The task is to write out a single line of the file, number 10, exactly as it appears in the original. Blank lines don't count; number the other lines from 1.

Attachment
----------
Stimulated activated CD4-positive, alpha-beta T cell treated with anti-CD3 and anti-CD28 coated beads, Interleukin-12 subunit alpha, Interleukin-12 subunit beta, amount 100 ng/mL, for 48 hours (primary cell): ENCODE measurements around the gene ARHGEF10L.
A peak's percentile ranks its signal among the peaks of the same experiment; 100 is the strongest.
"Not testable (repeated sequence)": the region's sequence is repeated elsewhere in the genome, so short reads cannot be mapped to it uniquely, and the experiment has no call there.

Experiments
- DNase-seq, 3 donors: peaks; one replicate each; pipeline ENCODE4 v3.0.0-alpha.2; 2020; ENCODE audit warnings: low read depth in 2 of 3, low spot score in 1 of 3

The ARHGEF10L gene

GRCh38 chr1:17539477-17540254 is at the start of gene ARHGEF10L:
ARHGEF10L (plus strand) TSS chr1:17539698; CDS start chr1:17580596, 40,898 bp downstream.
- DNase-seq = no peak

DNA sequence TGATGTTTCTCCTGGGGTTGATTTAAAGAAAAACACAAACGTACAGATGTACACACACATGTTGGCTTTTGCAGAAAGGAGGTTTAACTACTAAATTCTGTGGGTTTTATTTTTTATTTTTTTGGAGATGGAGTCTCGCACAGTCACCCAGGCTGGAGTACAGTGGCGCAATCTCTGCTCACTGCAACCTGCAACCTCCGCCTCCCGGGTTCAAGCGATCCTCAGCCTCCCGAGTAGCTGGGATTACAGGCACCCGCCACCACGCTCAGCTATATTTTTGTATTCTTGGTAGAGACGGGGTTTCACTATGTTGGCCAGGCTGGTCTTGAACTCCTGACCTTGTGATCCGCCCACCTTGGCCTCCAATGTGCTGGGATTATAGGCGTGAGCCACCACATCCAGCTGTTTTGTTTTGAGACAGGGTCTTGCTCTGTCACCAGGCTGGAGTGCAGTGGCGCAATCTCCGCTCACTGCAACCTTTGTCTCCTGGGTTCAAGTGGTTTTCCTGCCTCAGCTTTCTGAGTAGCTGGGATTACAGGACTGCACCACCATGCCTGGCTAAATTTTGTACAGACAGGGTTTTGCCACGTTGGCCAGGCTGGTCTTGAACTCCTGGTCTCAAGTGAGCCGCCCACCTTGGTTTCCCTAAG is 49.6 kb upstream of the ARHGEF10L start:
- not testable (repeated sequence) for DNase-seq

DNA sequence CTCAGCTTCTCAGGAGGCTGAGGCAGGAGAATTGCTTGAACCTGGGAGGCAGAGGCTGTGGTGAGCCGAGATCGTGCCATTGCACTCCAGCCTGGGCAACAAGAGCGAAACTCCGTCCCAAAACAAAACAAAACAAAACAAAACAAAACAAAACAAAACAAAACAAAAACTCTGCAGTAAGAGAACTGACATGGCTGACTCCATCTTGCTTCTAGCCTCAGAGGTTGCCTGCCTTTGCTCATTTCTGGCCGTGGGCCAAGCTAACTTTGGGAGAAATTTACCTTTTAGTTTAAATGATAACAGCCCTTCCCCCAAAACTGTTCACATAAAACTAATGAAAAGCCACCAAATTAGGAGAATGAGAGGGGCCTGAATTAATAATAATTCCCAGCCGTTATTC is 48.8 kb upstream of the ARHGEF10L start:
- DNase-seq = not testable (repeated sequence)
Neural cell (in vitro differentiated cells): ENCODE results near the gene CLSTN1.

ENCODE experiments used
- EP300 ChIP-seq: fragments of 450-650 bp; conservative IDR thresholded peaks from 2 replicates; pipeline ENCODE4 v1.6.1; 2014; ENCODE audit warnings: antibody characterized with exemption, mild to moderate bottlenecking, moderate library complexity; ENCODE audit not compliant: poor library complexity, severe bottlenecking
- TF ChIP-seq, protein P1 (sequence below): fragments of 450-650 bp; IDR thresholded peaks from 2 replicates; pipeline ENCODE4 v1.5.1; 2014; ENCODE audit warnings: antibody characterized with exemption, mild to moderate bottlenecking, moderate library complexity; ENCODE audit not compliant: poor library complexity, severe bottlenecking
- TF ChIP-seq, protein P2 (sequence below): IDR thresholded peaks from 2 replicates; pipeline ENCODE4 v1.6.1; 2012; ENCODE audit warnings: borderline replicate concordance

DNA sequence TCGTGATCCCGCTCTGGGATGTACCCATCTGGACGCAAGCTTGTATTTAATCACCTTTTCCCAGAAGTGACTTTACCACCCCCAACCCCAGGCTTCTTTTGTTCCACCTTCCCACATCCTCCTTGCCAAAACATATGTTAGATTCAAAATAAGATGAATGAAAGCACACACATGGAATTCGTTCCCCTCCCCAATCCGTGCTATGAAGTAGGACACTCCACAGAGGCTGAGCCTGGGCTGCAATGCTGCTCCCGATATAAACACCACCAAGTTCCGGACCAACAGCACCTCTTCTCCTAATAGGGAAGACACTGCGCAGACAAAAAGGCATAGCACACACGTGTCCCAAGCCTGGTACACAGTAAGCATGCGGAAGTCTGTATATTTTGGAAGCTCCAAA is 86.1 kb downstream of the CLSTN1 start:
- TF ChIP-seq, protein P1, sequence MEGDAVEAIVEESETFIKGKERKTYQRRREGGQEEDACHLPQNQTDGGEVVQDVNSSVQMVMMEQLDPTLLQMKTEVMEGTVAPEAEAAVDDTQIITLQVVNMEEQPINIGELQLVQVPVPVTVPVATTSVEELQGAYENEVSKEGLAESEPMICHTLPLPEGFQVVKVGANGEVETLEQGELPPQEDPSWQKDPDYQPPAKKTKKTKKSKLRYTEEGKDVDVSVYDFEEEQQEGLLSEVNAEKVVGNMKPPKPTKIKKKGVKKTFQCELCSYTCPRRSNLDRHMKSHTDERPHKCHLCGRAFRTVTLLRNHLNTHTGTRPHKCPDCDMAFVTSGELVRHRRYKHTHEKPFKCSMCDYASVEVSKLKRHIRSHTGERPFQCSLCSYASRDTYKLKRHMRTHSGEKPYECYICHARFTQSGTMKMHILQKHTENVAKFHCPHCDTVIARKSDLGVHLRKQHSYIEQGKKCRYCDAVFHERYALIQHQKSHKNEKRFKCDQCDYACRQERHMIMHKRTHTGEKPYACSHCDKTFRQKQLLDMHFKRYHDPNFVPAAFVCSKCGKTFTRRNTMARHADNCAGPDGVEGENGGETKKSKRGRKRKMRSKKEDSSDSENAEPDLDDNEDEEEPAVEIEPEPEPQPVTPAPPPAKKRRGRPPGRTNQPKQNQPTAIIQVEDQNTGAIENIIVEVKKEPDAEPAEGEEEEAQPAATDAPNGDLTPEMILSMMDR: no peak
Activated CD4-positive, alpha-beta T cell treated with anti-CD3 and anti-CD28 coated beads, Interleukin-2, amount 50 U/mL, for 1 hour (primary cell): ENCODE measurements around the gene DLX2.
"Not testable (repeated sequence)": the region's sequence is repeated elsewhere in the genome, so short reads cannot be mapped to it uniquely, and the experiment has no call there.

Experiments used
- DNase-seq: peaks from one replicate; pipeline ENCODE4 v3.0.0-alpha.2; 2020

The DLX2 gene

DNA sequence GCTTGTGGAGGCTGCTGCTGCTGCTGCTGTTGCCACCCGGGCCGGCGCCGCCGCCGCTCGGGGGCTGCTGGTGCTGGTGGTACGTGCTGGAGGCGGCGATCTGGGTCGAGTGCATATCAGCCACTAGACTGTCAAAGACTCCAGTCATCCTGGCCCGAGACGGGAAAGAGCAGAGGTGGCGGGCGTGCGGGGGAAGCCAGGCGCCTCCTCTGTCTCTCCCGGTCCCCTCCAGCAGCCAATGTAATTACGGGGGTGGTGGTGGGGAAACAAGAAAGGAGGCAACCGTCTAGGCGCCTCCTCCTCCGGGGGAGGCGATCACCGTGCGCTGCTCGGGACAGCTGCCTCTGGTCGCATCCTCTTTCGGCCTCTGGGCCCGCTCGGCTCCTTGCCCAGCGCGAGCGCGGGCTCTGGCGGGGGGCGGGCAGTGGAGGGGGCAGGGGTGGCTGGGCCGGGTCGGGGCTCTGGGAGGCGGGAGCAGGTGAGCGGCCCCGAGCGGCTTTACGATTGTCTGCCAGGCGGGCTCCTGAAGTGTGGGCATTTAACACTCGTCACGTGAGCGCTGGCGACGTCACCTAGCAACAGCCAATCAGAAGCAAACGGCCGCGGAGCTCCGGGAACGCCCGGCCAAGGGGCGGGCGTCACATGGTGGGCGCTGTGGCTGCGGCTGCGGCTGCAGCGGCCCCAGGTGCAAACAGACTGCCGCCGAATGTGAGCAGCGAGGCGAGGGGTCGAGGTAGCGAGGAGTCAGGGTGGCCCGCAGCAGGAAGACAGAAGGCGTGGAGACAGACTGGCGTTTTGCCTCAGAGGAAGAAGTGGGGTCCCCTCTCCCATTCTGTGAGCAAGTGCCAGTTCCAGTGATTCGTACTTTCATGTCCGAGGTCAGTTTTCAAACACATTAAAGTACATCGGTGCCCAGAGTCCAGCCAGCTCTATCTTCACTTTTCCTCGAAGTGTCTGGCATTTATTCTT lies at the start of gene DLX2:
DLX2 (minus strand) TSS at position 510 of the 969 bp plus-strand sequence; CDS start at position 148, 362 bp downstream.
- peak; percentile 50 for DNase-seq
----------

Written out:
DNA sequence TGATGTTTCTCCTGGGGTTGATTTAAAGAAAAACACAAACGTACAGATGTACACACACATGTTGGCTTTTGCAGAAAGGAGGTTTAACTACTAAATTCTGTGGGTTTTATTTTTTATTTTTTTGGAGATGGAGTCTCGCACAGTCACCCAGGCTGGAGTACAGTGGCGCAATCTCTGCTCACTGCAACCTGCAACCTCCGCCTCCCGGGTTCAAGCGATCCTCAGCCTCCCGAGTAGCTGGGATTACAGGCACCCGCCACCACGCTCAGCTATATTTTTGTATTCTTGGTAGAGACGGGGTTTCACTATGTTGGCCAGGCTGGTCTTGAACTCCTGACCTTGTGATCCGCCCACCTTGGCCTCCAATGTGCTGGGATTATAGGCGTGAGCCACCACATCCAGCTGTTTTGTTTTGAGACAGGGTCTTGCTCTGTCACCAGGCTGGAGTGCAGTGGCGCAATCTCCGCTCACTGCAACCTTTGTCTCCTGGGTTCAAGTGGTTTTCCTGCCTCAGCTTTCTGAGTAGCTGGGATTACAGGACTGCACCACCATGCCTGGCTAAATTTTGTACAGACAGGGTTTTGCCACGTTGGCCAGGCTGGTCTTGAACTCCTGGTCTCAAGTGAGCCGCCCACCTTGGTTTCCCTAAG is 49.6 kb upstream of the ARHGEF10L start: